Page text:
uranium238 decay chain:
Nuclide

Halflife

Decay product

uranium238

4.47 billion years

thorium234

thorium234

24.1 days

protactinium234

protactinium234

1.16 minutes

uranium234

uranium234

245,000 years 
thorium230

thorium230

75,400 years

radium226

radium226

1,600 years

radon222

... and so on ...

In undisturbed natural uranium ore, before the uranium is extracted, all
of the decaychain products of uranium238 have accumulated to their
equilibrium concentrations over geological time periods, such that they
are all are being produced, and are decaying away, at the same rate, as
determined by the amount and halflife of the ultimate ancestor
nuclide, uranium238. The
equilibrium quantity of each nuclide is inversely proportional to its
halflife.
Uranium238 DecayChain Nuclides in Uranium Ore (Containing 1 g Uranium)
Nuclide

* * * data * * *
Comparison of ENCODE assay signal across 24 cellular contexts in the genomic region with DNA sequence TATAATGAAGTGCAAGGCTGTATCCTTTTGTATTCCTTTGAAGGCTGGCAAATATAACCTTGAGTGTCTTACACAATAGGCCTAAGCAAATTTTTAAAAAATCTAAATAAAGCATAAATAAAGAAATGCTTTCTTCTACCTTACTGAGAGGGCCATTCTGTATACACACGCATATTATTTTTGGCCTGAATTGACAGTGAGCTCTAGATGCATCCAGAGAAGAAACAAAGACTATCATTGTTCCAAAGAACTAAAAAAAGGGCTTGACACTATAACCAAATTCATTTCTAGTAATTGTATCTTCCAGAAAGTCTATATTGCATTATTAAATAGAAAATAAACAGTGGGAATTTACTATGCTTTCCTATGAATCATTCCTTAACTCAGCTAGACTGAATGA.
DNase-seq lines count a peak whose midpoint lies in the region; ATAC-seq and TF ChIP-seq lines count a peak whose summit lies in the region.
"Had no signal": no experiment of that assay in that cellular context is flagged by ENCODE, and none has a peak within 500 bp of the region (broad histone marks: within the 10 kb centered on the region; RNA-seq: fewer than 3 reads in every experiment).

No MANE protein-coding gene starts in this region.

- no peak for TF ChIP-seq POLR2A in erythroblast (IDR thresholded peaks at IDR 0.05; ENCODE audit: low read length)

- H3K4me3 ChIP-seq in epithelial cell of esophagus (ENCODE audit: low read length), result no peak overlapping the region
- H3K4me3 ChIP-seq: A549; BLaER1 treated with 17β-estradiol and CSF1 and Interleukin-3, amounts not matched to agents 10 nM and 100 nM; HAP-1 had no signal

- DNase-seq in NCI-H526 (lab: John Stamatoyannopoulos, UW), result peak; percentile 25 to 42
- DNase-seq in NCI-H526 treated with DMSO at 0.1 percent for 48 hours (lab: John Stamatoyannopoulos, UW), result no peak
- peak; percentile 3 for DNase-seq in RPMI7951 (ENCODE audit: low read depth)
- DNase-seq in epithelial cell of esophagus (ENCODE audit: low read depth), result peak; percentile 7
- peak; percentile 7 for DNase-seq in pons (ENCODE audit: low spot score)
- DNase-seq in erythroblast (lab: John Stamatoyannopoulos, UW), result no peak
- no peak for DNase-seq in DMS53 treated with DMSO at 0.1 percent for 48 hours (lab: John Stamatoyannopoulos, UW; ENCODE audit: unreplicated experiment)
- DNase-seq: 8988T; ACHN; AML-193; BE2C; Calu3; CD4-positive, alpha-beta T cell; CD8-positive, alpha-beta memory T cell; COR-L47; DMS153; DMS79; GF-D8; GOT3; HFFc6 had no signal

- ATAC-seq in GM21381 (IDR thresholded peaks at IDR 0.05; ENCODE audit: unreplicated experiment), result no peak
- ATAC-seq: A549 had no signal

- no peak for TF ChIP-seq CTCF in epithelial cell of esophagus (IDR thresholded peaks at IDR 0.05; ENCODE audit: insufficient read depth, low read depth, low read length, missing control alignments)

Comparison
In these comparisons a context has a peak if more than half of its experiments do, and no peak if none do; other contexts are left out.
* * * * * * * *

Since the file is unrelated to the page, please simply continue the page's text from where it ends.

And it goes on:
Halflife

Quantity present

Decay rate

uranium238

4.47 billion years

1/238 mole

12.3 kBq

thorium234

24.1 days

1/238 mole x (1.48 x 10^{11})

12.3 kBq 
protactinium234

1.16 minutes

1/238 mole x (4.93 x 10^{16}) 
12.3 kBq 
uranium234

245,000 years 
1/238 mole x (5.48 x 10^{5}) 
12.3 kBq 
thorium230

75,400 years

1/238 mole x (1.69 x 10^{5}) 
12.3 kBq 
radium226

1,600 years

1/238 mole x (6.53 x 10^{7}) 
12.3 kBq 
... and so on ...

In the
Quantity present column above, the number in parentheses
is the halflife of the nuclide divided by the halflife of the ultimate
ancestor nuclide, uranium238. For example, the amount of thorium230
present under equilibrium conditions is 1.0/238 mole (the amount of